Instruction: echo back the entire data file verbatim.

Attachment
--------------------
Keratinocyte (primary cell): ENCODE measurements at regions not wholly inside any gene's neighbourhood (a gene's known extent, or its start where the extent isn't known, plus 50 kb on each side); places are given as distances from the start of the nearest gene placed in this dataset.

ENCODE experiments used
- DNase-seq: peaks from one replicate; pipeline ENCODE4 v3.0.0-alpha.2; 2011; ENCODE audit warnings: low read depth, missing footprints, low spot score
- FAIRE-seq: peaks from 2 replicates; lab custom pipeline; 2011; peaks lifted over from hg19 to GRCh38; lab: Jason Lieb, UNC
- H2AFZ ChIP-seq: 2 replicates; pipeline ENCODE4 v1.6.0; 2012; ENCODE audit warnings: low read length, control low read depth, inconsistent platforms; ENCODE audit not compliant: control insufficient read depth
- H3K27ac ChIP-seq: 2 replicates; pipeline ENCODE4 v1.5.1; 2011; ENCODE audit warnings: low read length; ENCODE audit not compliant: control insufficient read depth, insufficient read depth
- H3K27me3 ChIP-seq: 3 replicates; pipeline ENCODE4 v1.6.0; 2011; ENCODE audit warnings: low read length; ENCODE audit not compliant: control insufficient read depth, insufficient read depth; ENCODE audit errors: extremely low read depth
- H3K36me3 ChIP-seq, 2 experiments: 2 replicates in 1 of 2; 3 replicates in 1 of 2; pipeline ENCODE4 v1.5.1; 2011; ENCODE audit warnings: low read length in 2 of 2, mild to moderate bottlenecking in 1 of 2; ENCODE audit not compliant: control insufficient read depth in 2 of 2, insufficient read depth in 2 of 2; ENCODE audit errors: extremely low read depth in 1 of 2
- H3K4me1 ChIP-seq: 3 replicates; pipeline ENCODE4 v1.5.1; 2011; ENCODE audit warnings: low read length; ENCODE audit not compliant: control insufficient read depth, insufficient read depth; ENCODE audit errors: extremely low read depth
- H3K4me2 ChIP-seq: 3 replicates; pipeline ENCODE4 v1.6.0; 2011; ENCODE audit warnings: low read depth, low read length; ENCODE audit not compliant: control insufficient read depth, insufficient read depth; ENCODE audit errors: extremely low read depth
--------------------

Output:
Keratinocyte (primary cell): ENCODE measurements at regions not wholly inside any gene's neighbourhood (a gene's known extent, or its start where the extent isn't known, plus 50 kb on each side); places are given as distances from the start of the nearest gene placed in this dataset.

ENCODE experiments used
- DNase-seq: peaks from one replicate; pipeline ENCODE4 v3.0.0-alpha.2; 2011; ENCODE audit warnings: low read depth, missing footprints, low spot score
- FAIRE-seq: peaks from 2 replicates; lab custom pipeline; 2011; peaks lifted over from hg19 to GRCh38; lab: Jason Lieb, UNC
- H2AFZ ChIP-seq: 2 replicates; pipeline ENCODE4 v1.6.0; 2012; ENCODE audit warnings: low read length, control low read depth, inconsistent platforms; ENCODE audit not compliant: control insufficient read depth
- H3K27ac ChIP-seq: 2 replicates; pipeline ENCODE4 v1.5.1; 2011; ENCODE audit warnings: low read length; ENCODE audit not compliant: control insufficient read depth, insufficient read depth
- H3K27me3 ChIP-seq: 3 replicates; pipeline ENCODE4 v1.6.0; 2011; ENCODE audit warnings: low read length; ENCODE audit not compliant: control insufficient read depth, insufficient read depth; ENCODE audit errors: extremely low read depth
- H3K36me3 ChIP-seq, 2 experiments: 2 replicates in 1 of 2; 3 replicates in 1 of 2; pipeline ENCODE4 v1.5.1; 2011; ENCODE audit warnings: low read length in 2 of 2, mild to moderate bottlenecking in 1 of 2; ENCODE audit not compliant: control insufficient read depth in 2 of 2, insufficient read depth in 2 of 2; ENCODE audit errors: extremely low read depth in 1 of 2
- H3K4me1 ChIP-seq: 3 replicates; pipeline ENCODE4 v1.5.1; 2011; ENCODE audit warnings: low read length; ENCODE audit not compliant: control insufficient read depth, insufficient read depth; ENCODE audit errors: extremely low read depth
- H3K4me2 ChIP-seq: 3 replicates; pipeline ENCODE4 v1.6.0; 2011; ENCODE audit warnings: low read depth, low read length; ENCODE audit not compliant: control insufficient read depth, insufficient read depth; ENCODE audit errors: extremely low read depth